by Linda Aksomitis
There’s nothing more fun than being a grandma and introducing your grandchild to new experiences–one of our most memorable has been a visit to Quebec Carnival, also called the Bonhomme Carnaval or the Carnaval de Quebec. The largest winter carnival in the world, Quebec Carnival runs through three weekends beginning in late January and ending in February of each year in Quebec City.
My grandson, Jon, and I, started the first day of Carnival meeting the Bonhomme over breakfast at our hotel. There couldn’t be a better ambassador for Carnival–and kids–than this seven foot snowman! Born in 1954, Bonhomme has been the official representative of the Carnival for generations of young Quebecers.
Like Bonhomme, we wrapped a bright, long red arrow sash around our middles before setting off outside. I immediately recognized the sash as being part of Metis tradition in the west, so wasn’t surprised to discover it had a similar history in Quebec and had been worn by both the bourgeois and the habitant classes during the 19th century. The original function of the sash was to tie jackets at the waist to keep them closed, but now it’s one of the cultural traditions that make Carnival such an integral part of Quebec winter celebrations.
First stop was–where else–the Bonhomme’s Palace. As you might expect, a snowman lives in an ice castle, with all of the furnishings even made of ice. We wandered through, checking out the ice benches, bed, and even bathroom!
Bonhomme’s festivities take place on the Plains of Abraham, one of Canada’s most important historical parks. In the 18th century the French and English battled for the right to rule, with the deciding battle happening on September 13, 1759. The British, led by General Wolfe, crossed the St. Lawrence River above Quebec, and defeated the French, led by General Montcalm on these Plains, establishing the course of history.
Today Quebec City is the only city north of Mexico that is still surrounded by the original battlement walls. Jon, like many other youngsters, looked for an opportunity to climb the walls, while the older and younger members of the crowd enjoyed visiting and drinking the free mugs of hot chocolate that were handed out.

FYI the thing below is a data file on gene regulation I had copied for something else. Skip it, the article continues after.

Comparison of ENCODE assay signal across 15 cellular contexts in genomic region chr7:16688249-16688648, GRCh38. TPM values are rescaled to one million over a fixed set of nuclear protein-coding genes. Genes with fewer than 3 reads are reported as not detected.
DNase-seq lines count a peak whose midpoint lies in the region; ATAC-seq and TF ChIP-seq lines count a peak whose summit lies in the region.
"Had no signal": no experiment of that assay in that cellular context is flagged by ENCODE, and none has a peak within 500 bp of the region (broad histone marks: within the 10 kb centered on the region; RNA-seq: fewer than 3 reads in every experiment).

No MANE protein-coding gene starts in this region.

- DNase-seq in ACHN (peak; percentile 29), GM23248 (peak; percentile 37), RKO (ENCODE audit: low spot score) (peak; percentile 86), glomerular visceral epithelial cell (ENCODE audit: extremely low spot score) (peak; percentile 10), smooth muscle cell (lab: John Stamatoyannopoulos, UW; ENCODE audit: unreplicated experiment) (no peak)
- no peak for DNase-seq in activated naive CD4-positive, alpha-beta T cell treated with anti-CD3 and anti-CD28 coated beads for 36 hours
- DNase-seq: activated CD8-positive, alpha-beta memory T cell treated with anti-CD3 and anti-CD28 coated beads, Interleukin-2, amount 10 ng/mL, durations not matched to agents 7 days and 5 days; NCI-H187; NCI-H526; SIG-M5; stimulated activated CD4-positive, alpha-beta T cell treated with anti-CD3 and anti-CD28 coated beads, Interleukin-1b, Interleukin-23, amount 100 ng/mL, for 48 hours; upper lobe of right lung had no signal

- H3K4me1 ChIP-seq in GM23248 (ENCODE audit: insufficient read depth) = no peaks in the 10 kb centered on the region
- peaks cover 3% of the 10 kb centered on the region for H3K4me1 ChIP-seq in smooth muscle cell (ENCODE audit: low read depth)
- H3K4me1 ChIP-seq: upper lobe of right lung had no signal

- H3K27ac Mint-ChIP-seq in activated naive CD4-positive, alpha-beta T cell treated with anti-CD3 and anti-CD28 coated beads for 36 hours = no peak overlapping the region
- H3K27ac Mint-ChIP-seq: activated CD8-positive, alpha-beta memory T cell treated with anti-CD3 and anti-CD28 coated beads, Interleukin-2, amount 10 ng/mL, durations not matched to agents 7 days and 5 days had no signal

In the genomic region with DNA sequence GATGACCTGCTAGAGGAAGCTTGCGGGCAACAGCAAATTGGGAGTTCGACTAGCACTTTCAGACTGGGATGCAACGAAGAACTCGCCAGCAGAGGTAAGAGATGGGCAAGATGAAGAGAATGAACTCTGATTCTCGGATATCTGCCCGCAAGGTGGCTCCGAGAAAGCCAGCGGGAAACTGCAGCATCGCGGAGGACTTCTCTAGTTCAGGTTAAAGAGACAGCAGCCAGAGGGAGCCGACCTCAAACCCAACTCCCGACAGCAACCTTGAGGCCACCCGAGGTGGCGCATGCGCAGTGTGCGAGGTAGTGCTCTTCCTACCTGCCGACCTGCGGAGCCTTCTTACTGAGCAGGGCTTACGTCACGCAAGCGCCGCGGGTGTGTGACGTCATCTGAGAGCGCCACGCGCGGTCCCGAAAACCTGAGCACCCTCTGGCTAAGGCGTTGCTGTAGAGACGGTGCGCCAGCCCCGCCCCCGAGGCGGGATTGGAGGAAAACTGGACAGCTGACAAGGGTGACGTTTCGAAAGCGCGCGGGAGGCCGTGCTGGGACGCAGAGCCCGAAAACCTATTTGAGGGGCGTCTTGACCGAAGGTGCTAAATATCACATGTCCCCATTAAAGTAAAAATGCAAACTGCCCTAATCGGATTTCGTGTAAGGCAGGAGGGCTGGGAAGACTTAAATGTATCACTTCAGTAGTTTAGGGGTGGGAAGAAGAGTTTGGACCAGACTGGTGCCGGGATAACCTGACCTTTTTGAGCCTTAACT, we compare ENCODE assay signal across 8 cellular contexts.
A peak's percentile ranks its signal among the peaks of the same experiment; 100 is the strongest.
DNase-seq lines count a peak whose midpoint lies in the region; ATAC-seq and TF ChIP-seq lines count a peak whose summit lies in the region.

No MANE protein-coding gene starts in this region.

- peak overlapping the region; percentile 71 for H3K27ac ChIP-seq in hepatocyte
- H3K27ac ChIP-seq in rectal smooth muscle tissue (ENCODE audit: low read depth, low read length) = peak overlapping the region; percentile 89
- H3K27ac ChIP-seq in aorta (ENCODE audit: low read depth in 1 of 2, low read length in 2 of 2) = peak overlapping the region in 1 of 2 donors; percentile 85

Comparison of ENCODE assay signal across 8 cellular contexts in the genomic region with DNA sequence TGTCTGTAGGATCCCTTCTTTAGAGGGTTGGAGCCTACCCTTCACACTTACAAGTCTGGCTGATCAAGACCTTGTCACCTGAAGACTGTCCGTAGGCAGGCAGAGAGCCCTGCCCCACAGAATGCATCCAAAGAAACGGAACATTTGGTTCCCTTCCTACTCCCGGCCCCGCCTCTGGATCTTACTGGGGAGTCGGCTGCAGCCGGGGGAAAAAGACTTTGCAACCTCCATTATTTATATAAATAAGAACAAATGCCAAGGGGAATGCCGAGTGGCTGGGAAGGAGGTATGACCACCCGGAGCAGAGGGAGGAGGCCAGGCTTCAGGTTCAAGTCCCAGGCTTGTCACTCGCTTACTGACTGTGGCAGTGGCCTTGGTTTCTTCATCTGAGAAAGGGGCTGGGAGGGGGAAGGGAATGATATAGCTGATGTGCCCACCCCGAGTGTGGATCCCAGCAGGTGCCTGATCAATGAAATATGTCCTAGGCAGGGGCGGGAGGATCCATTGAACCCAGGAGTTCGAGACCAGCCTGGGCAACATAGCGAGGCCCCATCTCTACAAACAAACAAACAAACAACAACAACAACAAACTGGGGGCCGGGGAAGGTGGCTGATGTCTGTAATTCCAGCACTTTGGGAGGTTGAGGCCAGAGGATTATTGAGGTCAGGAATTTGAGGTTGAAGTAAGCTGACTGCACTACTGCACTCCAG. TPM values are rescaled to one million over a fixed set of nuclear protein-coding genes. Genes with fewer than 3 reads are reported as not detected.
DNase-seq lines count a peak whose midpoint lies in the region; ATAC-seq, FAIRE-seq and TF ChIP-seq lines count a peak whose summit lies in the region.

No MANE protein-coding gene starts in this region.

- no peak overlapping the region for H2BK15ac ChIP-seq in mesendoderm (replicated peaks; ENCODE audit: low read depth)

After the hot drinks we decided to check out the ice sculptures. Regarded by some as the best Ice Sculpture festival in the world, the Quebec Carnival has a variety of different levels of competition. While many of the teams are Canadian, the sculpture artists come from around the world to show their best creative skills at the three-week-long festival. Another long-time Quebec cultural activity, ice sculpture has been popular since sculptors like Louis Jobin’s first ice creations in the 1880s.
While Jon gazed enviously at the sculptor’s tools–the small shovel and pick–I marvelled at the intricate work such utensils could do!
Our next stop was something Jon could participate in–the ice fishing. While Quebec youngsters may have lots of opportunities to try this with their parents on the thousands of lakes in Quebec, where Jon and I are from in Southern Saskatchewan, there just aren’t that many lakes or ice fishing opportunities. Carnival organizers create an artificial lake just for the kids and stock it with 5000 trout. The fishing pole is simple, just a rod and line with a hook on the end, but kids do get results!
While Jon was disappointed not to pull something out of the ice hole, we knew we’d have just dropped the fish back down for some other child, since we were staying in a hotel and had no access to cooking facilities.
Jon’s favourite activity at Carnival was a tie between foozball with real live players (we both got to participate) and snow rafting.
The raft we used truly was the same kind of raft used on the water, except a snowmobile pulls it to the top of a hill overlooking the Plains of Abraham. Once we were all in the raft, it was pushed ahead over the crest of the hill to slide through a snow course of lanes created by foot-high banks of snow. The screams were all pure fun!
We also climbed into the Ice Castle, walked through the indoor buildings and exhibits, and watched lots of fun events. Carnival, we both decided as we dragged our tired feet back to our hotel, is an event everyone should attend at least once in a lifetime!
If you go:
Visit the Carnaval de Quebec web site at: http://www.carnaval.qc.ca/
Teacher’s Pages with games, songs, and more: http://www.carnaval.qc.ca/en/scolaire.asp
Copyright 2007, Linda Aksomitis (Pub date – Jan 16/07). All Rights Reserved.